Alex Kvassay, a native Hungarian and long-time Wichitan, hasn’t stopped traveling extensively although it’s been years since he zig-zagged the world selling business jets for Olive Ann Beech and Bill Lear.
At over 80 years old, there’s not many places Kvassay hasn’t been. Recently, he’s added the Democratic People’s Republic of North Korea to the list.
Kvassay recently traveled to North Korea as part of a small western tour group — about the only way one can visit the Communist country. Travel is severely restricted. A policeman and tour guide checked into the hotel when the group arrived and warned them not to leave without one of them.
“I fully recognized I was an enemy in a city with no American Consulate, so I had to behave myself,” Kvassay joked.
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There are no private companies, no private property and no free press. There’s also no cell phones or Internet service.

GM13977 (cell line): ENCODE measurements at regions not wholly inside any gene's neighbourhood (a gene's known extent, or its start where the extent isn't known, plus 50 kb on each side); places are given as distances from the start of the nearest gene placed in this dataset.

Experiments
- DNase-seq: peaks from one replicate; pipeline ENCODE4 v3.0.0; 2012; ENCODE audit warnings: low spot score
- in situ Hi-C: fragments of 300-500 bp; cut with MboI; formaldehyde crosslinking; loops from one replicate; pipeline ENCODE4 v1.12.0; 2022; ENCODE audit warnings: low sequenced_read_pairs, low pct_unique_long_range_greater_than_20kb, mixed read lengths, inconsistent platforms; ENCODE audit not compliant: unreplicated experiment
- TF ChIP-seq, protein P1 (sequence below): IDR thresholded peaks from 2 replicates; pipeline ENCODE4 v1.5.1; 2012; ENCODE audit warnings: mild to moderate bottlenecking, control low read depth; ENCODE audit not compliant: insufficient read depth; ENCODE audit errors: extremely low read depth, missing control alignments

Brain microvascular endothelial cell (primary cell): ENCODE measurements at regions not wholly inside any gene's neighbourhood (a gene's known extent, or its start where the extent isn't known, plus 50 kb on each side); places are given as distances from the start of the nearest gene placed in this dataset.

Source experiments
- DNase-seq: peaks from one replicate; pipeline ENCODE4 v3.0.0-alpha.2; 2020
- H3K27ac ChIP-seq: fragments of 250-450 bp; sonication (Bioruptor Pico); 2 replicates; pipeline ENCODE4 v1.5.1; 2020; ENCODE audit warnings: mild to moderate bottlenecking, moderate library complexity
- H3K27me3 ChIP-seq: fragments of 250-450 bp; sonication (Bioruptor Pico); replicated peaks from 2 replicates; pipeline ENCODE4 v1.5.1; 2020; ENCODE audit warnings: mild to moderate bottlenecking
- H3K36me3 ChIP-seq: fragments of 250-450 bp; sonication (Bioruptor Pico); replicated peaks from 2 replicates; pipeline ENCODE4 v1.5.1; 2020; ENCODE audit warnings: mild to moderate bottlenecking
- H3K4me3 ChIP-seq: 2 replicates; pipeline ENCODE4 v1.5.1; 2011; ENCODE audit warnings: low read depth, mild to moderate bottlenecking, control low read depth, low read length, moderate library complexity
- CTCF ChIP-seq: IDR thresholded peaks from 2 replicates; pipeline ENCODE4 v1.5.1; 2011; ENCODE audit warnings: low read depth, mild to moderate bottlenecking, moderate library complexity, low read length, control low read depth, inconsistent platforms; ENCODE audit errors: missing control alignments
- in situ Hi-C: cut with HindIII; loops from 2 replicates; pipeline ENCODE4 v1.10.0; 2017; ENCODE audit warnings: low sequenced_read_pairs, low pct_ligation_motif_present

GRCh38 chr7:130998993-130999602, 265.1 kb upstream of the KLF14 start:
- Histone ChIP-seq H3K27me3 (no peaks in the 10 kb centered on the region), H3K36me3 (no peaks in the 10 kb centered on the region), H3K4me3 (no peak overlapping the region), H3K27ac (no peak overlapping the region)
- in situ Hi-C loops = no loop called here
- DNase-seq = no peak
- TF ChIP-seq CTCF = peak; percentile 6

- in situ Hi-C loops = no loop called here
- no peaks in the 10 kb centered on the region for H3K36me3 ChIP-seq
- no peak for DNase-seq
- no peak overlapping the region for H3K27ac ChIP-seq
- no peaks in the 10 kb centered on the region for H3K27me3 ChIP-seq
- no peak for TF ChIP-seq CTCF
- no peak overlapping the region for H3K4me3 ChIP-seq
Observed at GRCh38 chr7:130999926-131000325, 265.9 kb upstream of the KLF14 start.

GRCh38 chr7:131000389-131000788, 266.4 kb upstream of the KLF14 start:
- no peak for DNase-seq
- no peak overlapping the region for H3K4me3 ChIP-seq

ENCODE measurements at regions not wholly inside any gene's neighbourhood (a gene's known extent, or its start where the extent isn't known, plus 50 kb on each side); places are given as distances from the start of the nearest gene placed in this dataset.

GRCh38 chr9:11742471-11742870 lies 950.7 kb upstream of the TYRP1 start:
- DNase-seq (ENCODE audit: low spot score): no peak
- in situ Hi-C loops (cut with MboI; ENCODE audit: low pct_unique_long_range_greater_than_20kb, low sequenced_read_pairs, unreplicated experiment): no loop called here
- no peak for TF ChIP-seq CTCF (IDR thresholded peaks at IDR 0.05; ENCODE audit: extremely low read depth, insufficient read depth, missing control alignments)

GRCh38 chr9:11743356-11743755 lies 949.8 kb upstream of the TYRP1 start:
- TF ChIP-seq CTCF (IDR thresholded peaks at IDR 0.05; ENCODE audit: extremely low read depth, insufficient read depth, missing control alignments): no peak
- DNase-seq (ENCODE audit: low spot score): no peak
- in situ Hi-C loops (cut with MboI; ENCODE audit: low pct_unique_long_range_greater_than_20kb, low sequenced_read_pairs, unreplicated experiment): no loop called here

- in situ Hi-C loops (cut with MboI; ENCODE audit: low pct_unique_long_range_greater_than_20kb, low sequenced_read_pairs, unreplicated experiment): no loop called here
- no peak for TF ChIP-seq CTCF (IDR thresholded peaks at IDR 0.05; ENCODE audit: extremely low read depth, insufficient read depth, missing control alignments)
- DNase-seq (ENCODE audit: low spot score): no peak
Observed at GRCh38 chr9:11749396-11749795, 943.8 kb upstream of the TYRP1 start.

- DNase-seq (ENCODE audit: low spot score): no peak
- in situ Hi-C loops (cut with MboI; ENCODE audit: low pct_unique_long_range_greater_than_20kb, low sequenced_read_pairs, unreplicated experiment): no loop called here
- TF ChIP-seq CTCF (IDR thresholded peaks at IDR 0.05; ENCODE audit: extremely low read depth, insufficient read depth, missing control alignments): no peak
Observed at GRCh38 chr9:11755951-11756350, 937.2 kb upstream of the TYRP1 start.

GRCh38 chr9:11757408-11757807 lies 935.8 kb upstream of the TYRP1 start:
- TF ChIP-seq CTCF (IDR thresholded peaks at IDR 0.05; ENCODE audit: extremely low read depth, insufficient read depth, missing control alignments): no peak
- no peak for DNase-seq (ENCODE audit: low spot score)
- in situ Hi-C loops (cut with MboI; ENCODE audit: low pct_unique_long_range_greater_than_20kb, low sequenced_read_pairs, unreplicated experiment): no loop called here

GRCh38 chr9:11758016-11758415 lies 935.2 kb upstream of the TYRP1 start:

But there are soldiers — 1.3 million of them. And there are plenty of statues, photos and tributes honoring the late founder of North Korea, Kim ll-Song and Kim dictatorship.
“Everything is named after Kim ll-Song,” Kvassay. He’s still referred to as “our president,” Kvassay said, even though he died in 1994.
The group visited the Memorial Palace, the leader’s final resting place. They were warned not to go if they weren’t prepared to bow to the leader. It is mandatory.
“I did that,” Kvassay said. “But I had my fingers crossed.”
In the capital city of Pyongyang, a team of female traffic wardens direct traffic. Although, Kvassay said, there are few vehicles to direct.
A young girl in the military who spoke good English asked Kvassay why he left Hungary.
But when you’re in a Communist country, how do you explain you left to escape Communism? Kvassay said. He changed the subject.